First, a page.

GREENLAND FINALLY! June 29th, 2012
After a long ride of trying to get some sleep in before a big day in Greenland, we arrived! Flying into Greenland was an amazing site! Much of the Ocean was frozen in parts, and little icebergs were scattered across the ocean landscape. Greenland itself is full of frosty looking mountains along the coast, but looking beyond them its an abyss of white. Thule itself is a peninsula and is very brown-rocky and dusty. The airport doesn’t have a fence around it or any sort of border, so I could easily end up on it if I wasn’t paying attention, but it is the only outdoor paved surface so while cars go on pavement in the U.S. they belong nowhere near it in Thule (unless you need to wash it and in that case there is a small slab of pavement, FAR from the “airport.”
After getting off the plane we were greeted by a line of men dressed in their Airforce uniforms, not surprising since Thule is an base for the U.S. Airforce, but I haven’t seen really any uniformed men since then. The “airport” itself was a very small building where we filled out some paperwork, handed in our orders to be on the base, and grabbed our luggage (all in the same room!). Our flight held no more than 30 people and there are only two flights per week of people coming into that then take people out of the base, so they don’t get much traffic and don’t need a fancy airport.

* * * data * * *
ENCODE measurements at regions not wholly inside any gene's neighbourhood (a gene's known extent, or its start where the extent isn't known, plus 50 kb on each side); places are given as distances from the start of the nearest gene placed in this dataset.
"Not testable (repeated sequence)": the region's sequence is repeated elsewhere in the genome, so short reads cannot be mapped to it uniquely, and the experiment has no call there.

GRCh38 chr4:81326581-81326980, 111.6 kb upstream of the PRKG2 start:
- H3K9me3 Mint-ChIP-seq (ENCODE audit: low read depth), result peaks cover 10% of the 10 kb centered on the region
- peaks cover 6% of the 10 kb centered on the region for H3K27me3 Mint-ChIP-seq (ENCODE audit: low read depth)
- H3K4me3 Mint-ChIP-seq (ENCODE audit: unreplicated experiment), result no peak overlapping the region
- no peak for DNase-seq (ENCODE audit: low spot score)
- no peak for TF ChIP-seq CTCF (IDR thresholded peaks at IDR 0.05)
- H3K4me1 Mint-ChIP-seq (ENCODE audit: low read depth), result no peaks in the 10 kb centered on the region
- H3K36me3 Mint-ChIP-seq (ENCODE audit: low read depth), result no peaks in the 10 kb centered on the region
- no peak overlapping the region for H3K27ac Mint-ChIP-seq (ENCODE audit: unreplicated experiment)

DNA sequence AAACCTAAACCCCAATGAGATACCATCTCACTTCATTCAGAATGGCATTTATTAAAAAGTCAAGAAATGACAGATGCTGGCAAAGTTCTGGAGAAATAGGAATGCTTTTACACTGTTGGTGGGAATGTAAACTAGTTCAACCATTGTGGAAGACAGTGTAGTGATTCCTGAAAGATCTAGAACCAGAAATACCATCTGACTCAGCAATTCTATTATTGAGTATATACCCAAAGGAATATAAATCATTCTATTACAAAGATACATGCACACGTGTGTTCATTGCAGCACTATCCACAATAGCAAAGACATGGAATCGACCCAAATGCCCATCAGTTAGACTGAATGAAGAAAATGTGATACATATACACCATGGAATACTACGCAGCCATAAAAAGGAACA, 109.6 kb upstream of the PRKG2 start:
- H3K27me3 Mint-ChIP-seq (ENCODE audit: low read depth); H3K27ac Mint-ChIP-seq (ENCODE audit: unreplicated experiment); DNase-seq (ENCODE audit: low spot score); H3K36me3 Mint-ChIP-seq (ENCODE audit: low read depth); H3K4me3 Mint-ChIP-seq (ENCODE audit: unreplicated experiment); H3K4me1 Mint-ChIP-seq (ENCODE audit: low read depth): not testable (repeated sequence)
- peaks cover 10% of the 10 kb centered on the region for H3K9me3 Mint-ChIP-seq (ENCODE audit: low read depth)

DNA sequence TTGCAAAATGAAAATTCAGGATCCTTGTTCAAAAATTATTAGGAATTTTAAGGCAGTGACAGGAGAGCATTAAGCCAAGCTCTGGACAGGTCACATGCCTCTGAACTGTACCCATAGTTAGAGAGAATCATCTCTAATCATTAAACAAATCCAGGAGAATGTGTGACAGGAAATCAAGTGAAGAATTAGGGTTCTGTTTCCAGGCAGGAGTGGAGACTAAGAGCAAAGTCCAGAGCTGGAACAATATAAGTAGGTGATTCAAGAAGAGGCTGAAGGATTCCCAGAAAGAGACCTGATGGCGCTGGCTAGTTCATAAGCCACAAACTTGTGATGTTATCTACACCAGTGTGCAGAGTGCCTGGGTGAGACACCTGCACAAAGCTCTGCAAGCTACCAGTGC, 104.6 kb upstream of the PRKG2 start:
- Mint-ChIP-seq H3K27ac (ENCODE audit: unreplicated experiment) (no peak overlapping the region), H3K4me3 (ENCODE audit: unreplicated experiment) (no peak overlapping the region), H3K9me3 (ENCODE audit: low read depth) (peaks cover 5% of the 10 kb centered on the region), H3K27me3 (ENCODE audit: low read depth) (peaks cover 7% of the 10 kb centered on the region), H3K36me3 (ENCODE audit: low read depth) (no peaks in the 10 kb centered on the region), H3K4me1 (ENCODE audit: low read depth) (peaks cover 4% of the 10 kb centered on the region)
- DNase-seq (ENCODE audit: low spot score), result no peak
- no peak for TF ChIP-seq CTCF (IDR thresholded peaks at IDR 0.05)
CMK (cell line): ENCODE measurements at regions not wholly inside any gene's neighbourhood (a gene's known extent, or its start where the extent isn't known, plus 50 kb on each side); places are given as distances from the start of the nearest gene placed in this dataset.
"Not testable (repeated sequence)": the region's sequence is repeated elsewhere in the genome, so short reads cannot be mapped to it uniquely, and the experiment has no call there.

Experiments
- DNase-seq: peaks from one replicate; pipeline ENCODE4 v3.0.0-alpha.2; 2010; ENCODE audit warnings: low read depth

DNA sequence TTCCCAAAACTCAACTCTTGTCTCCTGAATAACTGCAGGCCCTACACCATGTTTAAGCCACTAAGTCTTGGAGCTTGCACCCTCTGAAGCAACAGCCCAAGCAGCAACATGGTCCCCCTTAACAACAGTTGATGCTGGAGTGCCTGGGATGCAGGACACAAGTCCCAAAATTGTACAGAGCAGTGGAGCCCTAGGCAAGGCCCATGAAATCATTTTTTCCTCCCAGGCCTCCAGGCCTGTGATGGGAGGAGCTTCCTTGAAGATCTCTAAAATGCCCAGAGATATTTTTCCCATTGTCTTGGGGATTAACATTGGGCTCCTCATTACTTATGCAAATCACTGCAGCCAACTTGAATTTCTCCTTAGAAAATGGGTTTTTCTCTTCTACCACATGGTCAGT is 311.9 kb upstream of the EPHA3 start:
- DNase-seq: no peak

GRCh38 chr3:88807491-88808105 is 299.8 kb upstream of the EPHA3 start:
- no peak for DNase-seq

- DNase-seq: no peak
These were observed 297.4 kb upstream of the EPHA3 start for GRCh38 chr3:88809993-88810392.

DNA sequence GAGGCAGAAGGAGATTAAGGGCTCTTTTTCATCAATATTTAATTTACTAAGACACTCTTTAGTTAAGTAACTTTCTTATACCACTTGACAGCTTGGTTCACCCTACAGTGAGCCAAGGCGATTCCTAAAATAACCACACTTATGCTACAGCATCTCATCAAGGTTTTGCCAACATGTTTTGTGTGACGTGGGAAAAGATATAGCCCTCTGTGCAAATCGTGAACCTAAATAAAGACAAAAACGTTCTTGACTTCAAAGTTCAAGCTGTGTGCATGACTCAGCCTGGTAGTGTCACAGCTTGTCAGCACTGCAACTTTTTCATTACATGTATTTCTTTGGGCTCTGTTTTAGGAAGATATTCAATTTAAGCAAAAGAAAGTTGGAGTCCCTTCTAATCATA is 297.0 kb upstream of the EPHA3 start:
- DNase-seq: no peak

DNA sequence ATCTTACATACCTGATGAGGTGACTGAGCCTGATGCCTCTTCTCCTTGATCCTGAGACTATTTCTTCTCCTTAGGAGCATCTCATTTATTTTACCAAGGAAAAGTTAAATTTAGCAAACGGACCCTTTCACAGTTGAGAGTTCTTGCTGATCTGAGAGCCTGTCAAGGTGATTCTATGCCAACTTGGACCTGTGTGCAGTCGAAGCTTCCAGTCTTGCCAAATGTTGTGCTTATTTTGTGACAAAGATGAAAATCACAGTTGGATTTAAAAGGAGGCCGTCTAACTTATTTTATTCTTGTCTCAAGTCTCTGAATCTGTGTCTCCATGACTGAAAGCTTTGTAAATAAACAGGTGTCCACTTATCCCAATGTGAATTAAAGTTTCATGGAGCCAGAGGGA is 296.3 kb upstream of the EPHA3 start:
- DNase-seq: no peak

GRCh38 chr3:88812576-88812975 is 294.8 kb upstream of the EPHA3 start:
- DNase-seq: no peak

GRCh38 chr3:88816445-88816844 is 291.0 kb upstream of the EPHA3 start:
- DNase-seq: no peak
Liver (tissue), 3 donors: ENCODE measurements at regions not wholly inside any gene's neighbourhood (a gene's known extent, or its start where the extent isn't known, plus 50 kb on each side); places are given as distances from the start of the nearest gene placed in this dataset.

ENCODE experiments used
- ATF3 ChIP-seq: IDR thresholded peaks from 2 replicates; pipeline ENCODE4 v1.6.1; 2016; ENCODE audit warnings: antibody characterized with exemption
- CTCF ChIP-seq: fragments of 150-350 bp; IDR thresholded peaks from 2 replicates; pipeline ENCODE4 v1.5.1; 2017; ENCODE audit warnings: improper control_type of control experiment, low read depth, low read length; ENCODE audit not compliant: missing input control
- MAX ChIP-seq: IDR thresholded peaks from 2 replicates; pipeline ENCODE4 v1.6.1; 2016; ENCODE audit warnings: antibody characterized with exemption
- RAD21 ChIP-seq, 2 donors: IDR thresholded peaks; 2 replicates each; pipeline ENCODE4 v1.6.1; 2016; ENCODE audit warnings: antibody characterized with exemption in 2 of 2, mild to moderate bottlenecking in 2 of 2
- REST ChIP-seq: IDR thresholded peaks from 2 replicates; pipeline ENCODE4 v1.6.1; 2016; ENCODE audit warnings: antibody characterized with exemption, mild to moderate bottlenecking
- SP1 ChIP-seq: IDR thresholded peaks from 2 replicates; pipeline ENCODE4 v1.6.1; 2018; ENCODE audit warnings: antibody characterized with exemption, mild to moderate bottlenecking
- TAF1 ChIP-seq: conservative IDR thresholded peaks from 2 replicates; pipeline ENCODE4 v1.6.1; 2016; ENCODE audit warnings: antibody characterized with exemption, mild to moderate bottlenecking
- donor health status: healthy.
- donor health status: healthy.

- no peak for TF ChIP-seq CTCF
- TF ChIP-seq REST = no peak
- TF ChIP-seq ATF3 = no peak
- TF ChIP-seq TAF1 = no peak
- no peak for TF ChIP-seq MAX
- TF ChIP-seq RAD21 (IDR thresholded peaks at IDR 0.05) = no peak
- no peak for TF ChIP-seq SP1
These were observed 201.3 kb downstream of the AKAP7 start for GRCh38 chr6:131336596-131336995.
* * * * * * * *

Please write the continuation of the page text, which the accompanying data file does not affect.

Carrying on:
After arriving, we ate lunch, at the Dundas Dining Hall, which is buffet style and offers a good deal of options (so mom and dad, I’m eating better than you thought I would!) and I met the fourth member of the research group Jack Stephens. Jack is a photographer, meteorologist for the base, health food connoisseur, and an important member of the group. He is from Atlanta, Georgia, but has been working on the base for about 30 years, his ability to stick around on such a small camp, really shows his love for the area.